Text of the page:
And then also having to move around a lot because obviously being an immigrant you just, you know, you have to go where work is and that’s what my Dad had to do, and we had to just basically follow him. So that meant before the age of 10, I had gone to five different primary schools and immigrant life like everywhere; it’s not easy, you know, we weren’t well off by any stretch of the imagination at all and, we were homeless at some points. So it was, yeah, it was a really difficult kind of upbringing. Because we just, you know, we didn’t have, disposable income. So, we basically were living like pay-check to pay-check really. And then obviously, more siblings came along. We finally ended up kind of settling in Tower Hamlets because we were given a council flat there and I went to a secondary school there and I finished my GCSE’s there. And it’s funny because – oh yeah, I still live in the council flat today, but the only difference is my parents have managed to gather enough money to actually buy it.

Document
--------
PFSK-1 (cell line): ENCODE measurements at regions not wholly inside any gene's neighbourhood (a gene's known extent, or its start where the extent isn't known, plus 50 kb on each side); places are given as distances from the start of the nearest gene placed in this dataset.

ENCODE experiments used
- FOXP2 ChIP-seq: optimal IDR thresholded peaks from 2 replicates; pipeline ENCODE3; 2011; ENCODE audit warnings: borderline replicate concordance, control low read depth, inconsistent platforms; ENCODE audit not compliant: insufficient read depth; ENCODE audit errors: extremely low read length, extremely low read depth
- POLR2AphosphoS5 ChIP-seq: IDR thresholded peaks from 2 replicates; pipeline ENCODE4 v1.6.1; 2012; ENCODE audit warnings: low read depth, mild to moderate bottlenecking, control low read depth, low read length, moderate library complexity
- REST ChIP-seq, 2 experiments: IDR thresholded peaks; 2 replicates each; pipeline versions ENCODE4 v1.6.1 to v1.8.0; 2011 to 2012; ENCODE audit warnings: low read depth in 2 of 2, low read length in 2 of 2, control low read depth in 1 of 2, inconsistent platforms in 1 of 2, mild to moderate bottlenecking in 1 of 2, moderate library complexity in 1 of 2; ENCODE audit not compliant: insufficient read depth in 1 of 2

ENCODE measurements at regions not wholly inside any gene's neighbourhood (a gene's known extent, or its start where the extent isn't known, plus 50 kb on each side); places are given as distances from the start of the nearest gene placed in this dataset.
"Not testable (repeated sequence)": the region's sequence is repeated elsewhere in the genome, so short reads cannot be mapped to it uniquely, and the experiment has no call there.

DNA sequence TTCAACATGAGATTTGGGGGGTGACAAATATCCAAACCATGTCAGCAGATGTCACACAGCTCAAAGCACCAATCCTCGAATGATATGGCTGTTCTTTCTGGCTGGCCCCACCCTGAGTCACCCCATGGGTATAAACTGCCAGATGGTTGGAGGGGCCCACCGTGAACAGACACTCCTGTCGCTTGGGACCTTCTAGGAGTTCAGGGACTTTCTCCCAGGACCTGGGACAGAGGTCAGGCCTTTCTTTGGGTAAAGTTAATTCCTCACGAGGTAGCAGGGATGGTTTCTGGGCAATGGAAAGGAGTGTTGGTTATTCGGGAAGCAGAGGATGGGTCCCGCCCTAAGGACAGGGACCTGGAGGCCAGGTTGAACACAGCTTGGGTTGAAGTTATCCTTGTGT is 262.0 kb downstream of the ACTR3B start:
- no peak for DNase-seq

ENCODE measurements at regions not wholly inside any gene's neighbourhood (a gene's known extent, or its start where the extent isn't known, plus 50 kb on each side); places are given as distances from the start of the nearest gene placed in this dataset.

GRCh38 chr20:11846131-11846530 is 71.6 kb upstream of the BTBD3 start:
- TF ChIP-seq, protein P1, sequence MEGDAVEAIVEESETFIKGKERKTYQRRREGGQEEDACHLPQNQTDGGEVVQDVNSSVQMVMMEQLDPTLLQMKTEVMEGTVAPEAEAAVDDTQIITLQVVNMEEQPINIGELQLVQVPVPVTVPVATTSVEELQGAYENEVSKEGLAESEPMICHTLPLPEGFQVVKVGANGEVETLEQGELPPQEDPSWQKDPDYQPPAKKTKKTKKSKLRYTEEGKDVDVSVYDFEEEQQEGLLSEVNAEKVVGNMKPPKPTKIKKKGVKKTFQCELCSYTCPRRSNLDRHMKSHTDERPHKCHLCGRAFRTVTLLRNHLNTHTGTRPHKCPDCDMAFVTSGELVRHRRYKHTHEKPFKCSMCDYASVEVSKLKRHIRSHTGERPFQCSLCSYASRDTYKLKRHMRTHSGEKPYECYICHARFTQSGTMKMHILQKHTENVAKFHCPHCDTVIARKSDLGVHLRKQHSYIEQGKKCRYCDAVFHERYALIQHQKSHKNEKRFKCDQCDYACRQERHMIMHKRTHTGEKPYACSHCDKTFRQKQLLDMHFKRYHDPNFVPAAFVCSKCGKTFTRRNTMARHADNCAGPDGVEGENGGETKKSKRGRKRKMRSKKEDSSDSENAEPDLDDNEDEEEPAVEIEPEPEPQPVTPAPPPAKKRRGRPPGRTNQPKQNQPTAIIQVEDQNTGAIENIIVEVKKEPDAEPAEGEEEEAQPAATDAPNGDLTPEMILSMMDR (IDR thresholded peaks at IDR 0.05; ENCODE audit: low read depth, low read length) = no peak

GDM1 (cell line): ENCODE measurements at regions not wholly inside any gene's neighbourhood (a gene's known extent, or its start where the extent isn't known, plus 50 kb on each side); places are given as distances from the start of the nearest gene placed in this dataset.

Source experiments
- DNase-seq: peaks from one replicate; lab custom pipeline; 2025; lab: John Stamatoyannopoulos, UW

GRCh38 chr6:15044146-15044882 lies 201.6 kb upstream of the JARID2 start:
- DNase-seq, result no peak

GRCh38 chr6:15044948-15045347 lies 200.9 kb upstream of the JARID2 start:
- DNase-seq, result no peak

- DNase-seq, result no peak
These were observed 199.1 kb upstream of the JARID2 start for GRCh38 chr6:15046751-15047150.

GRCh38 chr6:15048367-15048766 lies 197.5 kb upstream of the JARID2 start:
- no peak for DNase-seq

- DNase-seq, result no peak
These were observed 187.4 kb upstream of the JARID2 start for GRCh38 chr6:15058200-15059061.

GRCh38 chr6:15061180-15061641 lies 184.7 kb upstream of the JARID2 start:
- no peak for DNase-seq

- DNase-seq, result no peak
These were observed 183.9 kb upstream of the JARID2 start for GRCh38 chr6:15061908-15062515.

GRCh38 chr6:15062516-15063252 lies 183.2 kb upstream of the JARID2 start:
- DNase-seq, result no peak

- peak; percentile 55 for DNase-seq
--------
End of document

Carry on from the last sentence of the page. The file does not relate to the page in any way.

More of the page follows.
But the funny thing is, I’ve lived in the shadows of Canary Wharf for, you know, for all my formative years, since right out of age of 10 to 26 now. So, it’s funny because I never really thought that, you know, somebody like me from my kind of background going to a standard state comprehensive secondary school, whatever, could kind of really end up in Canary Wharf because there is a huge divide between the people who live in the Island and the people who work in Canary Wharf.

And I never thought I would be somebody to kind of bridge that gap. It’s almost been like the American dream in a sense like, you know, coming from practically nothing to now, you know, working for one of the biggest and best law firms in the world, it’s not something I ever thought would happen to me or my family even thought would happen. But, you know, I can only say, you know, I’ve been very blessed, and I’ve worked really hard to get to where I am.